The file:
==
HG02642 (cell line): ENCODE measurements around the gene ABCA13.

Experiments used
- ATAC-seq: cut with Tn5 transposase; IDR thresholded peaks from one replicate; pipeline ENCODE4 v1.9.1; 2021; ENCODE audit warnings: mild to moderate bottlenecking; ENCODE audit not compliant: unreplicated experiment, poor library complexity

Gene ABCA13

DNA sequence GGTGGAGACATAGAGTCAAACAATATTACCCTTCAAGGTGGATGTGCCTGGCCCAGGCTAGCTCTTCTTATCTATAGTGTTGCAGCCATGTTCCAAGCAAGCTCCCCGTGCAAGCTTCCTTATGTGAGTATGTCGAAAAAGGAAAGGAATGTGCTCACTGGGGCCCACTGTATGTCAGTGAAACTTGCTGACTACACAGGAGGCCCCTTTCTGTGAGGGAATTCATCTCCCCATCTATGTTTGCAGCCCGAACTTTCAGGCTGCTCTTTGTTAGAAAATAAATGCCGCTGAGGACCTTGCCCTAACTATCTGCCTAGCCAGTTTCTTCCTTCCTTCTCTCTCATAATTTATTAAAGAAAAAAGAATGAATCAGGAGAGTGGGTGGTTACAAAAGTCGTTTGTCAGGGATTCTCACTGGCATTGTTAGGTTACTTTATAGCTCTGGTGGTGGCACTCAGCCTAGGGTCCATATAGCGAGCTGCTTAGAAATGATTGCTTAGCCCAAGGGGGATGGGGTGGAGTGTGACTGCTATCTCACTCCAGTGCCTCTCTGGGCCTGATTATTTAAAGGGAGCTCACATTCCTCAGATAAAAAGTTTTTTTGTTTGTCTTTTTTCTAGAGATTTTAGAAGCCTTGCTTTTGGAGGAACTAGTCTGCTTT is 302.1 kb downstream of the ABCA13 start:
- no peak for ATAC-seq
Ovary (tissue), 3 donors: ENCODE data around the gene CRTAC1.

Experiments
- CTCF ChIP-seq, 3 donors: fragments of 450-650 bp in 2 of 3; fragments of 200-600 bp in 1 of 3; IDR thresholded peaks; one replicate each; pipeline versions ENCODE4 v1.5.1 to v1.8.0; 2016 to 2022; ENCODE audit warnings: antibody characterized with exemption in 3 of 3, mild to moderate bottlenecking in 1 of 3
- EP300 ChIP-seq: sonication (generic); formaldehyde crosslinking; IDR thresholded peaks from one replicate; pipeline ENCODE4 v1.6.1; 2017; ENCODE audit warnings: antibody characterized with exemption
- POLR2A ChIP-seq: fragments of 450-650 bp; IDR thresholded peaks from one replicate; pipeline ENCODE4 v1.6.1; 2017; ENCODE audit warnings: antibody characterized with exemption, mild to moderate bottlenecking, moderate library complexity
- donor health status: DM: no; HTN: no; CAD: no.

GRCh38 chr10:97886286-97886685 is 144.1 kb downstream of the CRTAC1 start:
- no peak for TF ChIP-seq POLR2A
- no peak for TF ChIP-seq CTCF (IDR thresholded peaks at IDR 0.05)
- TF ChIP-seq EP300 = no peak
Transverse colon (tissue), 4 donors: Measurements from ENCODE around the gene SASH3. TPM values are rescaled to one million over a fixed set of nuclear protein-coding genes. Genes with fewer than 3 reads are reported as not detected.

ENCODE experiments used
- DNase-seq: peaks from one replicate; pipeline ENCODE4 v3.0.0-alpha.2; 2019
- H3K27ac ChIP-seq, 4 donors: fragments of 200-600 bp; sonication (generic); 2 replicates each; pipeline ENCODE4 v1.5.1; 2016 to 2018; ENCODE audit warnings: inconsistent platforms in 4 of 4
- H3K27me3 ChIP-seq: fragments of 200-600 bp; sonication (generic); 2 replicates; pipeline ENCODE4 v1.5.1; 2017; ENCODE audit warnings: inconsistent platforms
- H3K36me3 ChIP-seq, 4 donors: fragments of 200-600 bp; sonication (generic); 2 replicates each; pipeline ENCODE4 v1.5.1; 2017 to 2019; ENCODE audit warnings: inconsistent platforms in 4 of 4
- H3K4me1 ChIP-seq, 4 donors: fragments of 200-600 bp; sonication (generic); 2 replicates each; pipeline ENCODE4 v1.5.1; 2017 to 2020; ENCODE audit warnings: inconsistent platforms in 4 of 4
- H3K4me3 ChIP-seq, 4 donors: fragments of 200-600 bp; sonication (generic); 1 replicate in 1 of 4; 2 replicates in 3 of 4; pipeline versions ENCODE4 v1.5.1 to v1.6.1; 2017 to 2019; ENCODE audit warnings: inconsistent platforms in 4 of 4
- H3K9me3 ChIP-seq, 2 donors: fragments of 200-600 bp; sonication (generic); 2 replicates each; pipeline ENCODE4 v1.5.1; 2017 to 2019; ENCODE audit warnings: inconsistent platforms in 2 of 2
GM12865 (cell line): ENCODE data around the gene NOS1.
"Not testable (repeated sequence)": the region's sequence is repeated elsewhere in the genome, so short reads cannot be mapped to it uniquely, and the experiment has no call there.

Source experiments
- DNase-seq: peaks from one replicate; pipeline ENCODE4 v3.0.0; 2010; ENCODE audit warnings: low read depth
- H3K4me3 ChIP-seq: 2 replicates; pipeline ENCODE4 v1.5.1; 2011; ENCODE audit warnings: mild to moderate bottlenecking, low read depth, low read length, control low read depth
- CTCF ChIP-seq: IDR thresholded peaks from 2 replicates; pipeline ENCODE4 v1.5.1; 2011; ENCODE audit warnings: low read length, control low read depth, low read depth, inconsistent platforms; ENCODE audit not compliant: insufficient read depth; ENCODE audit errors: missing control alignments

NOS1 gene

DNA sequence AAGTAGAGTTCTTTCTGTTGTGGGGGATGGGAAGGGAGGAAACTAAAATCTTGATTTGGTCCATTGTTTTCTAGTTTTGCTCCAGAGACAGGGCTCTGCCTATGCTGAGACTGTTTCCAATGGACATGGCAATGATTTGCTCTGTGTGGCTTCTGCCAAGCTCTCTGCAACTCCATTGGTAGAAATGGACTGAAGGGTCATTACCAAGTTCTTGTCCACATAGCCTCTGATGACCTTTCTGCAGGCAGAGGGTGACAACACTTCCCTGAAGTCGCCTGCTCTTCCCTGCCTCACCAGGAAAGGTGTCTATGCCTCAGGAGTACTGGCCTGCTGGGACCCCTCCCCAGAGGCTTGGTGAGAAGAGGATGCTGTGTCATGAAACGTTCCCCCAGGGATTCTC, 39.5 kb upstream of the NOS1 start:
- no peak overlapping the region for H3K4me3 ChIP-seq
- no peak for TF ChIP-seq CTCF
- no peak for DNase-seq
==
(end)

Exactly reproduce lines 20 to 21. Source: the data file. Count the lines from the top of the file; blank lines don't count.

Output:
- H3K27ac ChIP-seq, 4 donors: fragments of 200-600 bp; sonication (generic); 2 replicates each; pipeline ENCODE4 v1.5.1; 2016 to 2018; ENCODE audit warnings: inconsistent platforms in 4 of 4
- H3K27me3 ChIP-seq: fragments of 200-600 bp; sonication (generic); 2 replicates; pipeline ENCODE4 v1.5.1; 2017; ENCODE audit warnings: inconsistent platforms